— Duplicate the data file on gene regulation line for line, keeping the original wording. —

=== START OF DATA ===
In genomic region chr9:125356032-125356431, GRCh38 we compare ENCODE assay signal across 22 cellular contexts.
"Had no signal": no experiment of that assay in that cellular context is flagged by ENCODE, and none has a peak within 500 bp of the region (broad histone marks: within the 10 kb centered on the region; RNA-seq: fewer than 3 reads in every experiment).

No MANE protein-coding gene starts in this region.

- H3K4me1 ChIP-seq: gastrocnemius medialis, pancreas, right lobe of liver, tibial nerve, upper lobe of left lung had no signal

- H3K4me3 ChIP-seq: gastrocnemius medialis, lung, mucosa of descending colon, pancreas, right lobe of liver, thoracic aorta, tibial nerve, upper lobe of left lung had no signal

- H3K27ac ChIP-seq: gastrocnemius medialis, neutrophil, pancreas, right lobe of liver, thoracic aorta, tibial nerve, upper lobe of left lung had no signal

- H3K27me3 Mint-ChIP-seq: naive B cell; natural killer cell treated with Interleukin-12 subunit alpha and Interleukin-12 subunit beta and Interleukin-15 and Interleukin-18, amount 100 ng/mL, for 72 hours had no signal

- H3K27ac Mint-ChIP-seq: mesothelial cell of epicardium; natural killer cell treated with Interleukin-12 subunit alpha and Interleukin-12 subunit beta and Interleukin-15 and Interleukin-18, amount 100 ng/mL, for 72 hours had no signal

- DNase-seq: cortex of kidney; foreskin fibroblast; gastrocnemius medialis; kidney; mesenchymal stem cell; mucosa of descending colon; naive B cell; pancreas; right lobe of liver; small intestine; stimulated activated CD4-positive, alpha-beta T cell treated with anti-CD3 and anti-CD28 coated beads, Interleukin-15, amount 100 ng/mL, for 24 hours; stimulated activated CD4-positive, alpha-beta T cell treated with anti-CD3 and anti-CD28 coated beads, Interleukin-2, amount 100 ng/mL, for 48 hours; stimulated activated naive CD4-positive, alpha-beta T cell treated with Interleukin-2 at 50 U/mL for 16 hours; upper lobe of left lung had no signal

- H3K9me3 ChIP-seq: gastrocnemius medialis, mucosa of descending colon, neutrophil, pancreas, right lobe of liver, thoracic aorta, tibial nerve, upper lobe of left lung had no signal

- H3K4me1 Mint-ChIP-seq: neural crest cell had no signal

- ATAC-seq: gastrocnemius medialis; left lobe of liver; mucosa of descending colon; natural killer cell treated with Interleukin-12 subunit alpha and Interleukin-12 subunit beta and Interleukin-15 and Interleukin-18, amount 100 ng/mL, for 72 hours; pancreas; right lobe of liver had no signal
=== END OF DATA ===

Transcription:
In genomic region chr9:125356032-125356431, GRCh38 we compare ENCODE assay signal across 22 cellular contexts.
"Had no signal": no experiment of that assay in that cellular context is flagged by ENCODE, and none has a peak within 500 bp of the region (broad histone marks: within the 10 kb centered on the region; RNA-seq: fewer than 3 reads in every experiment).

No MANE protein-coding gene starts in this region.

- H3K4me1 ChIP-seq: gastrocnemius medialis, pancreas, right lobe of liver, tibial nerve, upper lobe of left lung had no signal

- H3K4me3 ChIP-seq: gastrocnemius medialis, lung, mucosa of descending colon, pancreas, right lobe of liver, thoracic aorta, tibial nerve, upper lobe of left lung had no signal

- H3K27ac ChIP-seq: gastrocnemius medialis, neutrophil, pancreas, right lobe of liver, thoracic aorta, tibial nerve, upper lobe of left lung had no signal

- H3K27me3 Mint-ChIP-seq: naive B cell; natural killer cell treated with Interleukin-12 subunit alpha and Interleukin-12 subunit beta and Interleukin-15 and Interleukin-18, amount 100 ng/mL, for 72 hours had no signal

- H3K27ac Mint-ChIP-seq: mesothelial cell of epicardium; natural killer cell treated with Interleukin-12 subunit alpha and Interleukin-12 subunit beta and Interleukin-15 and Interleukin-18, amount 100 ng/mL, for 72 hours had no signal

- DNase-seq: cortex of kidney; foreskin fibroblast; gastrocnemius medialis; kidney; mesenchymal stem cell; mucosa of descending colon; naive B cell; pancreas; right lobe of liver; small intestine; stimulated activated CD4-positive, alpha-beta T cell treated with anti-CD3 and anti-CD28 coated beads, Interleukin-15, amount 100 ng/mL, for 24 hours; stimulated activated CD4-positive, alpha-beta T cell treated with anti-CD3 and anti-CD28 coated beads, Interleukin-2, amount 100 ng/mL, for 48 hours; stimulated activated naive CD4-positive, alpha-beta T cell treated with Interleukin-2 at 50 U/mL for 16 hours; upper lobe of left lung had no signal

- H3K9me3 ChIP-seq: gastrocnemius medialis, mucosa of descending colon, neutrophil, pancreas, right lobe of liver, thoracic aorta, tibial nerve, upper lobe of left lung had no signal

- H3K4me1 Mint-ChIP-seq: neural crest cell had no signal

- ATAC-seq: gastrocnemius medialis; left lobe of liver; mucosa of descending colon; natural killer cell treated with Interleukin-12 subunit alpha and Interleukin-12 subunit beta and Interleukin-15 and Interleukin-18, amount 100 ng/mL, for 72 hours; pancreas; right lobe of liver had no signal